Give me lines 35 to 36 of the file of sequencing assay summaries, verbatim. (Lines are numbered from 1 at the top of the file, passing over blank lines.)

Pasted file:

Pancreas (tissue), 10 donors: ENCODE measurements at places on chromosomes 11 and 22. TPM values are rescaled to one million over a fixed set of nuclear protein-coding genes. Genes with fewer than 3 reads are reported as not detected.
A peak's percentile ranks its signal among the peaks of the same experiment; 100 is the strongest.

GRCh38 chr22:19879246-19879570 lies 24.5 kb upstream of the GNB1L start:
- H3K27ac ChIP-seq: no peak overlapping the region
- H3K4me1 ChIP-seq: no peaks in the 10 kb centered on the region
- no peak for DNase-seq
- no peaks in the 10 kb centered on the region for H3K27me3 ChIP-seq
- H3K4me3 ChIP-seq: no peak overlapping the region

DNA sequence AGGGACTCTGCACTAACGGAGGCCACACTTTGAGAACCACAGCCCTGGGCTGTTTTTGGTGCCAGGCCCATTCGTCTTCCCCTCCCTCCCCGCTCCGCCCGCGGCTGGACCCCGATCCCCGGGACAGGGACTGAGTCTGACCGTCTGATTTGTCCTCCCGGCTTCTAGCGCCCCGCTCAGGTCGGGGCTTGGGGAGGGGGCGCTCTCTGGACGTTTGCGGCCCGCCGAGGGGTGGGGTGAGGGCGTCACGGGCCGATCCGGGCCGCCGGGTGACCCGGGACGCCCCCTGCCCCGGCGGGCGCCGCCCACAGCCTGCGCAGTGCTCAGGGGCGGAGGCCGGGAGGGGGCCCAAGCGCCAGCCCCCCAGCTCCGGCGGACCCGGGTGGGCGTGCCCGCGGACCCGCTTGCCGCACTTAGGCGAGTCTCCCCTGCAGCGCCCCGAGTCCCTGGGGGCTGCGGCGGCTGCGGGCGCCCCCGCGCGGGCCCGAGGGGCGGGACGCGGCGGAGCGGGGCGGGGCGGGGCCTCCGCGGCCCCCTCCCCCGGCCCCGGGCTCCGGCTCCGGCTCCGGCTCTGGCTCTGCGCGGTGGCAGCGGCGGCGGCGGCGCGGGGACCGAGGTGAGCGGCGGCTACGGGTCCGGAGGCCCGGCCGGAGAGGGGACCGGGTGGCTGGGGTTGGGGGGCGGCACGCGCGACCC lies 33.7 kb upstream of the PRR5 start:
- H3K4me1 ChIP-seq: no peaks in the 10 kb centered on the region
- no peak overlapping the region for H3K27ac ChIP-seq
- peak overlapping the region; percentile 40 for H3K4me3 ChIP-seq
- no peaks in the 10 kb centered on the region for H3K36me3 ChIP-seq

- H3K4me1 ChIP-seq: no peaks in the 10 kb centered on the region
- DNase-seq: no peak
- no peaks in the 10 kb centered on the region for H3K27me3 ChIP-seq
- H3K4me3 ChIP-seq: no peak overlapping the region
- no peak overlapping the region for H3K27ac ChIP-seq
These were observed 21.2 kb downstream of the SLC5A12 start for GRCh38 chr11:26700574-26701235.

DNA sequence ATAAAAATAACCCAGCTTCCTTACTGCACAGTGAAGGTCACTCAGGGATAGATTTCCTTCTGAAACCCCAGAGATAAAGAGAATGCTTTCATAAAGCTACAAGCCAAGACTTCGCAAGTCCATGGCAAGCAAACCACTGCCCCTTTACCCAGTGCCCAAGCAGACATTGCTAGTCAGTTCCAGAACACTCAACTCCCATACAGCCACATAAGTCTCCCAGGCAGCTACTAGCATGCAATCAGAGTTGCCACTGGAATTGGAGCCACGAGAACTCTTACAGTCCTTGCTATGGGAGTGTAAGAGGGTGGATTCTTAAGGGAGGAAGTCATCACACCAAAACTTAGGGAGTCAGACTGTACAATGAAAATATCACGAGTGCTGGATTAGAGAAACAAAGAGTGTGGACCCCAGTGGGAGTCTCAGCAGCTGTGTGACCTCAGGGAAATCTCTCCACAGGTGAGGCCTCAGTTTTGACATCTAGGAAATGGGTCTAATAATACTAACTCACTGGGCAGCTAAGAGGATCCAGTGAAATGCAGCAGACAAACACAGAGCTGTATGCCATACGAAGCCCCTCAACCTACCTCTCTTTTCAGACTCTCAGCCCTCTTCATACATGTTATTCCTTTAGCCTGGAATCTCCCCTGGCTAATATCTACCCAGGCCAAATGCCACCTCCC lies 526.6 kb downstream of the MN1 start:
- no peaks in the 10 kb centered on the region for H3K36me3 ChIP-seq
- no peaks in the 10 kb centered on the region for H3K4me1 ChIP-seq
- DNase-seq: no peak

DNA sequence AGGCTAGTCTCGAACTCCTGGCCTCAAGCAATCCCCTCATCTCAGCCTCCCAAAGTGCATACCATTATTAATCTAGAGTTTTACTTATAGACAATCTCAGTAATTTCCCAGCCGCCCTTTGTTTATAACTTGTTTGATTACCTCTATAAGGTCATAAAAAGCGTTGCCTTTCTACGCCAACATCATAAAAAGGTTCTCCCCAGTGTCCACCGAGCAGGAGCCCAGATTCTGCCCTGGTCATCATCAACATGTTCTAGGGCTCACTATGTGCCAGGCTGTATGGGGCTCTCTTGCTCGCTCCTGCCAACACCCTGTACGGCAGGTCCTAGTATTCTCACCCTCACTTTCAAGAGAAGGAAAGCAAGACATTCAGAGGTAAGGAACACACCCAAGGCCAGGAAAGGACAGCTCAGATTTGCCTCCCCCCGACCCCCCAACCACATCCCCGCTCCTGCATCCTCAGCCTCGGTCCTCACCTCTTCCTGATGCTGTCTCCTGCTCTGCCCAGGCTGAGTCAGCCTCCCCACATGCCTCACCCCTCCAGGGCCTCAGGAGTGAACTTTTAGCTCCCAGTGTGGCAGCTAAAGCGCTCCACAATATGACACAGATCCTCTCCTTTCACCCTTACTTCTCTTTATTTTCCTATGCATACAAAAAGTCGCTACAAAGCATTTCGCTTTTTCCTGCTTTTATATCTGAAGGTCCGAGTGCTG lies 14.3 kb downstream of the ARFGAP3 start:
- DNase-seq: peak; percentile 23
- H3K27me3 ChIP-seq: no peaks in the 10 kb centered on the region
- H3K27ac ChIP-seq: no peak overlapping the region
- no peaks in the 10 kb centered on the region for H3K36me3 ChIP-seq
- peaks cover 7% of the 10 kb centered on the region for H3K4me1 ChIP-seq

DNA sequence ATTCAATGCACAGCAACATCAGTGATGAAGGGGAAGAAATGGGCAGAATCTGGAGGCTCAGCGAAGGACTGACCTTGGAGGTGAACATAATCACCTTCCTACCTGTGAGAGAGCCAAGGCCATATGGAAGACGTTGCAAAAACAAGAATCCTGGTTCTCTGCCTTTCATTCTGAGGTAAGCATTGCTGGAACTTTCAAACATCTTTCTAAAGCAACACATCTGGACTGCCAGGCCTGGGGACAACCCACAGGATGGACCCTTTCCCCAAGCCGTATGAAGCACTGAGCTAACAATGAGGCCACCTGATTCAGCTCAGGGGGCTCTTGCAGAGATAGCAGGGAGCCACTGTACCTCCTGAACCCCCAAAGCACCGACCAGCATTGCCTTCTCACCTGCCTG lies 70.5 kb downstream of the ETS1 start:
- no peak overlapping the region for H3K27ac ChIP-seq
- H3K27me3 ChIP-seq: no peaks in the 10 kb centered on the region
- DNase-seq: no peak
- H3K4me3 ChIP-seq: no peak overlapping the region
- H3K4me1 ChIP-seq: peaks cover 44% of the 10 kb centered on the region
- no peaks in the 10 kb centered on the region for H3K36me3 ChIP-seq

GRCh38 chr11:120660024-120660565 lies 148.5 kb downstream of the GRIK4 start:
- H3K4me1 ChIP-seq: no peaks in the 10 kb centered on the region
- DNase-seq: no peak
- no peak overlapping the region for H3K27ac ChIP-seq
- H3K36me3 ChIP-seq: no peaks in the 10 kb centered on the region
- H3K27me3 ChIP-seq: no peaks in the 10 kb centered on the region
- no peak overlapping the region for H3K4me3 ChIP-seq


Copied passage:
- H3K4me1 ChIP-seq: peaks cover 44% of the 10 kb centered on the region
- no peaks in the 10 kb centered on the region for H3K36me3 ChIP-seq